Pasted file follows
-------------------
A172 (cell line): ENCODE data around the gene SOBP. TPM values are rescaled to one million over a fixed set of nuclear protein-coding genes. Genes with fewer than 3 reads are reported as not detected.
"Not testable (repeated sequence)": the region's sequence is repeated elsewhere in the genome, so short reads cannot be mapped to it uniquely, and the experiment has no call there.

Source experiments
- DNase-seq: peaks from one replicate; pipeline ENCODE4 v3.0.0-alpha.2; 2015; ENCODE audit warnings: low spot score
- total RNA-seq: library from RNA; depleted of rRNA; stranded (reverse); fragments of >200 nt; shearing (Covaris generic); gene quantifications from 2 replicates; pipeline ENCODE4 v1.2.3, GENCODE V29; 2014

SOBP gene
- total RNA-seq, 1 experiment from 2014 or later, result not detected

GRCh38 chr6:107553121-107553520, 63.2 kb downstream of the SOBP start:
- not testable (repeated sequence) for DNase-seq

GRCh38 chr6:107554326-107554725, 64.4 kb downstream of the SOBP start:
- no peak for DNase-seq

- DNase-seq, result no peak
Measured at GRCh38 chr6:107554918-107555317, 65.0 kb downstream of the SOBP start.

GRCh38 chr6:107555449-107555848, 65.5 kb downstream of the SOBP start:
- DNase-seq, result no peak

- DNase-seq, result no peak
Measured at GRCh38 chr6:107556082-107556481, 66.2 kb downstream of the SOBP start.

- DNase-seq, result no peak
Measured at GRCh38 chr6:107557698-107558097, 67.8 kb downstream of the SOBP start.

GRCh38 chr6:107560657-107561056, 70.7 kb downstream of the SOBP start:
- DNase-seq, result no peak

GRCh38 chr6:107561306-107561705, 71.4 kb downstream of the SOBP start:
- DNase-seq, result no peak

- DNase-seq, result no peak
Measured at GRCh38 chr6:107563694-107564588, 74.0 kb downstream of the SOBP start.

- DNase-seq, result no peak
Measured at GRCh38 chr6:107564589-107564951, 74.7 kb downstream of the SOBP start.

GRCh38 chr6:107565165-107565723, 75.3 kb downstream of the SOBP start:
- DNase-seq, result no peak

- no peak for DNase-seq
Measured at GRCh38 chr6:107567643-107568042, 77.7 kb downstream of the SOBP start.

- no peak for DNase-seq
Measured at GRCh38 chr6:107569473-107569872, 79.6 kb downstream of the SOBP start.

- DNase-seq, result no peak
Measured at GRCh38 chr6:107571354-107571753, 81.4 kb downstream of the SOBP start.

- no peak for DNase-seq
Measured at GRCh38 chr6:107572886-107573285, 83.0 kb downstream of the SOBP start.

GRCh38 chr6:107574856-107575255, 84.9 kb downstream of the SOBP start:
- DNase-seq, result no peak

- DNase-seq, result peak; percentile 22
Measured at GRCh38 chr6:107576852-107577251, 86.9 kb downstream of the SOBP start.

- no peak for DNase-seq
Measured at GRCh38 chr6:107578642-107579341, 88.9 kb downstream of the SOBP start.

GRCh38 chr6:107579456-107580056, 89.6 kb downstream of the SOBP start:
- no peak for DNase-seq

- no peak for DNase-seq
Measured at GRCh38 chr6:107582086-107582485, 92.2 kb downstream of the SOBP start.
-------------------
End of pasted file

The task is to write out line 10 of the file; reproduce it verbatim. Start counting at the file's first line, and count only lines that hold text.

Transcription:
GRCh38 chr6:107554326-107554725, 64.4 kb downstream of the SOBP start: